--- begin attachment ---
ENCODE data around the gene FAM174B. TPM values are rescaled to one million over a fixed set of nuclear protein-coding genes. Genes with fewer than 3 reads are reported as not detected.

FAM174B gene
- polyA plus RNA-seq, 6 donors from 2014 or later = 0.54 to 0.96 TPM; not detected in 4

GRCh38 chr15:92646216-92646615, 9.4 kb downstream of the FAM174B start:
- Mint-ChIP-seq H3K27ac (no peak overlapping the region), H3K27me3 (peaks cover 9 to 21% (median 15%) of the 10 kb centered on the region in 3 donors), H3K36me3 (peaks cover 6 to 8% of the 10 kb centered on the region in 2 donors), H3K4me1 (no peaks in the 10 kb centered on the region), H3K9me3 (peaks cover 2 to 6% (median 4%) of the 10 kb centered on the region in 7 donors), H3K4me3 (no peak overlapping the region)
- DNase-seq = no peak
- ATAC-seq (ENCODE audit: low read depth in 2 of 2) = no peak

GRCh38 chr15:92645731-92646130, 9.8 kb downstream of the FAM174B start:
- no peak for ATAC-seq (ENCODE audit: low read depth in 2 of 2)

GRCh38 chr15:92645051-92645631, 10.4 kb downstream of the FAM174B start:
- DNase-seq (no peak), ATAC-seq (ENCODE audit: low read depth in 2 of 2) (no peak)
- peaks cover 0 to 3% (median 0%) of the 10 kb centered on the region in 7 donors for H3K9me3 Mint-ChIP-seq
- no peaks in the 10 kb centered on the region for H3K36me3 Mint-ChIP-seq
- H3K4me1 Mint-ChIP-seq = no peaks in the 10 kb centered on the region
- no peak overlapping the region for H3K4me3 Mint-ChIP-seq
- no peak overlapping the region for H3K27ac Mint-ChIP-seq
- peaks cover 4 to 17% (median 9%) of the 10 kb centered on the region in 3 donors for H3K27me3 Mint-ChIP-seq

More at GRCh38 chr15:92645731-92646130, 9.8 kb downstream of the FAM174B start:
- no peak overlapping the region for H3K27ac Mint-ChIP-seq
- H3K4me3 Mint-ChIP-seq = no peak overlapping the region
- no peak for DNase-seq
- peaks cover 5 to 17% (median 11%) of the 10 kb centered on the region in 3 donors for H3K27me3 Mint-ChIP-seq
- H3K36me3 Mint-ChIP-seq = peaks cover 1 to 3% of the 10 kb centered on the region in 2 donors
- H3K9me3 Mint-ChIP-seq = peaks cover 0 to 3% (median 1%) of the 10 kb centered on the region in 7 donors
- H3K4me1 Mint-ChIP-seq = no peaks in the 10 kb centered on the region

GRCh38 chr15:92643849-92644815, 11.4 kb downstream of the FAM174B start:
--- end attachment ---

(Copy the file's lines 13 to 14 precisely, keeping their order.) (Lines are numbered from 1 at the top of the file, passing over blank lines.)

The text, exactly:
- no peaks in the 10 kb centered on the region for H3K36me3 Mint-ChIP-seq
- H3K4me1 Mint-ChIP-seq = no peaks in the 10 kb centered on the region